Elongated, spring rod 20 is used for anchoring backplate 10 to hollow wall 30. Wall 30 is a hollow wall sheetrock or wallboard. End 21 of rod 20 is fastened to backplate 10 by a weld at 22 (any other suitable fastening means can also be used). End 21 is connected to straight portion 27 of rod 20, which is terminated at point 25 in an approximate right angle (see FIGS. 3 and 5). Rod 20 continues with short straight portion 28. Rod portion 28 fits tightly in hole 26 located in the top center portion of backplate 10. See FIG. 3. Rod portion 28 has preferably a length which is approximately the thickness of wall 30, but must have a length which is at least the thickness of wall 30. Accordingly, wire 29 can be locked into a level position and will not slide under pressure caused by the dusting of the picture frame. Rod portion 28 should be long enough to accommodate penetration through the normal sizes of wallboard (e.g. 1/2 inch or 5/8 inch)--the spring effect from arm 91 allows the handling of different thicknesses of panelling with one length of arm 28 (even when a load engages the back on backplate 10). Convex portion 91 of rod 20 faces the back of backplate 10. Other end 92 of rod 20 is straight and has sharp point 23 for perforating the surface of wall 30. Area 24, adjacent to point end 23 or rod 20, is threaded or fluted so as to permit penetration through wall 30 by manually twisting the pin as shown in FIG. 5.
In more detail and referring to FIG. 5, hanger 90 is mounted or installed by first forcing point 23 and penetrating portion 92 of the rod 20 through wall 30 in a horizontal direction. Once penetration is to the end of portion 20, gently curved portion 91 of rod 20 permits the continued smooth entry of rod 20 through wall 30. Backplate 10 swings downwards and towards wall 30 below the entry hole therein. After passage of curved portion 91, straight segment 28 of rod 28 fits into the entry hole in wall 30 and is pushed therethrough until stopped by backplate 10. Accordingly, backplate 10 firmly contacts wall 30 (see FIG. 3). When backplate 10 is set firmly against wall 30, pointed, sharp end 23 of rod 20 is generally perpendicular to inner surface 31 of wall 30 and digs into inner surface 31 of wall 30. The final pressure on the hanger snaps the backplate and rod point into place. Sharp end 23 of rod 20 extends sufficiently past the beginning convex portion 91 (near straight portion 28) so as to assure that sharp end 30 penetrates into inner surface 31 of wall 30.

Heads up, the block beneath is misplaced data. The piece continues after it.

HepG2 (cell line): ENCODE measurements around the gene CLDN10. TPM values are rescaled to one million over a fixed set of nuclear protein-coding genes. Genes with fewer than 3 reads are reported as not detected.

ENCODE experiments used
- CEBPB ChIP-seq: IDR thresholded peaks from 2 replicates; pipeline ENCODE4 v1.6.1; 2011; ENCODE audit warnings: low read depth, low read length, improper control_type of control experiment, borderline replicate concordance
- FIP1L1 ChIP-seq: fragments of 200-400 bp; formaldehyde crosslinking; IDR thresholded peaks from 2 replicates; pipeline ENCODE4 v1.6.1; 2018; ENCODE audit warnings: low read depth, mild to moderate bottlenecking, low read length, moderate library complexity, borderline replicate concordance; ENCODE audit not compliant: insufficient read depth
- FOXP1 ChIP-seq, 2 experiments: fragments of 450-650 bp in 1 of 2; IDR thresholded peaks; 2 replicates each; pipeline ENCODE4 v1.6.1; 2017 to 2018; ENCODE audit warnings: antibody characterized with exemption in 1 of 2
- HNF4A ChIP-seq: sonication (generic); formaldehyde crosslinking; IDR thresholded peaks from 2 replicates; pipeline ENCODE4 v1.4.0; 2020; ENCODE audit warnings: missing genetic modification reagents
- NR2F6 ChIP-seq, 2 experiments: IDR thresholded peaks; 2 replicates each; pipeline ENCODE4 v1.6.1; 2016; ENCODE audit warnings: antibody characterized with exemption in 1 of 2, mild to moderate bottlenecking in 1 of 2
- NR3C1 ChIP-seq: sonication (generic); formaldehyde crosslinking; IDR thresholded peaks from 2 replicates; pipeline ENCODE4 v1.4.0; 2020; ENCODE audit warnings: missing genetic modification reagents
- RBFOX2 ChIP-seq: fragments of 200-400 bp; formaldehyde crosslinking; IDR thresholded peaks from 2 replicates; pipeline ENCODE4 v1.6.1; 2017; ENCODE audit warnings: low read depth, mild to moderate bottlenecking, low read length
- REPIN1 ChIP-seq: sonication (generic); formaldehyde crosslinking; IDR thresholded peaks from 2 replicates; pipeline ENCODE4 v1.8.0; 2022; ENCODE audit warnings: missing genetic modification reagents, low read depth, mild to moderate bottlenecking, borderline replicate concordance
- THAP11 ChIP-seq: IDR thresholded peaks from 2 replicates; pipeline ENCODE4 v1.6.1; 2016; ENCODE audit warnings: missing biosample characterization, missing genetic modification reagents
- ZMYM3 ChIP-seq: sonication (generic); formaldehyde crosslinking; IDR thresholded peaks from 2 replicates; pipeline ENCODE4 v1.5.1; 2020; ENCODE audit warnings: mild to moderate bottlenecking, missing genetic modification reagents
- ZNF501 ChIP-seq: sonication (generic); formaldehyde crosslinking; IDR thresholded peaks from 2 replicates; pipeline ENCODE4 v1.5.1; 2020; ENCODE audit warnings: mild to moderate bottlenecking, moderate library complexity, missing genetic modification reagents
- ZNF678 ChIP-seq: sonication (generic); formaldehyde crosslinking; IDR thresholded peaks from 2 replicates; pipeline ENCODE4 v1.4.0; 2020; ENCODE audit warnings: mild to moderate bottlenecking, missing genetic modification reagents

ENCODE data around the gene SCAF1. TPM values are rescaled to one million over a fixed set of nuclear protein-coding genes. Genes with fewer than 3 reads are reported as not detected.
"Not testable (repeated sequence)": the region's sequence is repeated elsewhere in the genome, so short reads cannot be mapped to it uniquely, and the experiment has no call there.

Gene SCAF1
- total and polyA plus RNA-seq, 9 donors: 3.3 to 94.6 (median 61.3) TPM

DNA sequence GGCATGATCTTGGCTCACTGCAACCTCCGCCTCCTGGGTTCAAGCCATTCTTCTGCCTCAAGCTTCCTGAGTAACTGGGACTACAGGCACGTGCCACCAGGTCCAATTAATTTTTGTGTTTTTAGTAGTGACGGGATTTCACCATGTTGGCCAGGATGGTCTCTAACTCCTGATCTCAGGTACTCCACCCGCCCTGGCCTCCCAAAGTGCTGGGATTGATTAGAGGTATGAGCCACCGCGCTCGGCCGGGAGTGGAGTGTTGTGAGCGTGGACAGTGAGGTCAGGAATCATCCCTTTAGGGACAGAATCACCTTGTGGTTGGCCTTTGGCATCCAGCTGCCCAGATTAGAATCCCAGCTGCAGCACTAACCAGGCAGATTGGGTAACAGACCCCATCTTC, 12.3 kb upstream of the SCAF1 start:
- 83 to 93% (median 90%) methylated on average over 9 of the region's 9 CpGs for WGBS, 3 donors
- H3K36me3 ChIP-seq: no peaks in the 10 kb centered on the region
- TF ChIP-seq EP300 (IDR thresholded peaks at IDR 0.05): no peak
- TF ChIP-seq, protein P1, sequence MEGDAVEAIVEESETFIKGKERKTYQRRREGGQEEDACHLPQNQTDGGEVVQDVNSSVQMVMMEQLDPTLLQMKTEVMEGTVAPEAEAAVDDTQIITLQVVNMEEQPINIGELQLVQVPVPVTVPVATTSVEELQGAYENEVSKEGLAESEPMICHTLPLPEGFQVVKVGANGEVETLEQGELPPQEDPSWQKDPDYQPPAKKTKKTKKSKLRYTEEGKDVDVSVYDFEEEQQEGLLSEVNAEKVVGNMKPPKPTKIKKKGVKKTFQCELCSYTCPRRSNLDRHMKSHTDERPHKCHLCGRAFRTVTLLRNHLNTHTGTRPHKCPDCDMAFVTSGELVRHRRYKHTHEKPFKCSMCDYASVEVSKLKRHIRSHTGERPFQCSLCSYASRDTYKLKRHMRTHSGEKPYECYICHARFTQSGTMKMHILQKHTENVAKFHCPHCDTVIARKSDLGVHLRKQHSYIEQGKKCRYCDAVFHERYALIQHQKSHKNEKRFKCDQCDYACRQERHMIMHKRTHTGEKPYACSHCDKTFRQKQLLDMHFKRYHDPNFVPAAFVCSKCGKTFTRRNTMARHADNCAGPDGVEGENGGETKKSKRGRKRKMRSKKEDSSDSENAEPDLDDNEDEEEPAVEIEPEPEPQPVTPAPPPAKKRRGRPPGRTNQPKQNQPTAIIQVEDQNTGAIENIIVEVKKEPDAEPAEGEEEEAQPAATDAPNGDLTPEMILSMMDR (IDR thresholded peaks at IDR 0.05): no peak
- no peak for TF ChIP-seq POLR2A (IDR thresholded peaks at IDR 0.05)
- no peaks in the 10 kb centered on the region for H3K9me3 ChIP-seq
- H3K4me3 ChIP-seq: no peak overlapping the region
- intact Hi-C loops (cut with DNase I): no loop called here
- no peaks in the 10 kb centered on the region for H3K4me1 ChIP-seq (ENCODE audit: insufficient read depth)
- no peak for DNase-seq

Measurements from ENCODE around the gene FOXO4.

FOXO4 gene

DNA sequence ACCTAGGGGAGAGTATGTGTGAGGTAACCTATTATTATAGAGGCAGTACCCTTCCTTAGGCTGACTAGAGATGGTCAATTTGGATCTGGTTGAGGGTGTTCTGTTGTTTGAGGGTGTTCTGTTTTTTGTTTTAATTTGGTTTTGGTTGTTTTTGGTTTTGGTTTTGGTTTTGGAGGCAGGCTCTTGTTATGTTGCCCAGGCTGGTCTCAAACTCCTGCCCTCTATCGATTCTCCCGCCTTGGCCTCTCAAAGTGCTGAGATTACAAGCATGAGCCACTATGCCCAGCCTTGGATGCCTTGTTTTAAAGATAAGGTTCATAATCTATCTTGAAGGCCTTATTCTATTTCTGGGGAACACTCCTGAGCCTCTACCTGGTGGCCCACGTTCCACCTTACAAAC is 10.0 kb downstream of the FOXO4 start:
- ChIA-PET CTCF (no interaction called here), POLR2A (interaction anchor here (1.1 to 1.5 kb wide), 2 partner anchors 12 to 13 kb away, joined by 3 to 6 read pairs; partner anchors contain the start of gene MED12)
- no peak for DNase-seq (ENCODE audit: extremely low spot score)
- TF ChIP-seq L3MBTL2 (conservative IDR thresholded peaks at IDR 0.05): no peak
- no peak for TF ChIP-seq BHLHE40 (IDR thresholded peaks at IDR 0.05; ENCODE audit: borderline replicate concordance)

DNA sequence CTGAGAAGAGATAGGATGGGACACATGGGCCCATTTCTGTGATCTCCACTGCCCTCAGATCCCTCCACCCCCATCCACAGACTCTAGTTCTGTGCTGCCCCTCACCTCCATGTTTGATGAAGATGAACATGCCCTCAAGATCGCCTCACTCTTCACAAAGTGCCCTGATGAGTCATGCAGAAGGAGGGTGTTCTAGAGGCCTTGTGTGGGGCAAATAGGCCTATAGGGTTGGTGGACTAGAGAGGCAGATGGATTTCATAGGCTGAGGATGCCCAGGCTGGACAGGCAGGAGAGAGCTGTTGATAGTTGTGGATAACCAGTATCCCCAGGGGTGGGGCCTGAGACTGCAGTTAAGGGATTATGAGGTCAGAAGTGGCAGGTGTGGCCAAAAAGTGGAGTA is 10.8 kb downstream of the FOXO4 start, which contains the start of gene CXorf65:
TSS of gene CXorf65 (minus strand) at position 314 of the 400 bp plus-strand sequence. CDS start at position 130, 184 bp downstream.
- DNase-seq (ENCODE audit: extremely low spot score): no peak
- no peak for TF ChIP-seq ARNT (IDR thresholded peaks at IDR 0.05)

When wire section 29 is placed in groove 18, the weight from the picture frame (not shown) pulls wire 29 against backplate 10 and snugly into groove 18 in contact with contact area 14 and applies a force substantially downwards along the face of backplate 10. Sharp point 23 of rod 20, however, digs into inner surface 31 of wall 30 and inhibits the separation of backplate 10 from wall 30. Because the surface of backplate 10 rests firmly against the surface of wall 30, the friction between the aforesaid surfaces also holds backplate 10 firmly against wall 30. The fact that section 28 of rod snugly passes through hole 26 in backplate 10 positively prevents any twisting of backplate 10 with respect to rod 20. An exact fit of section 28 of rod 28 in hole 26 is essential to insure that backplate 10 does not wobble around.
Backplate 10 bight 16 and lip 12 can be fabricated from a single piece of sheet metal by stamping out the desired shape, shown in FIGS. 1 to 5, and shaping bight 16 and lip 12 by bending one end of the stamped sheet metal. Furthermore, lip 12 and backplate 10 can be connected by welding the metal at contact area 14. Alternatively, the picture hanger can be formed by pouring a metal or injecting a non-metal material, such as a plastic, into a die.
If wall 30 is curved, backplate 10 can be formed to have the same curve.
To increase the stability and load-carrying capacity of hanger 90, the rear surface of backplate 10 can also be provided with an adhesive provided with a protective removable layer (not shown).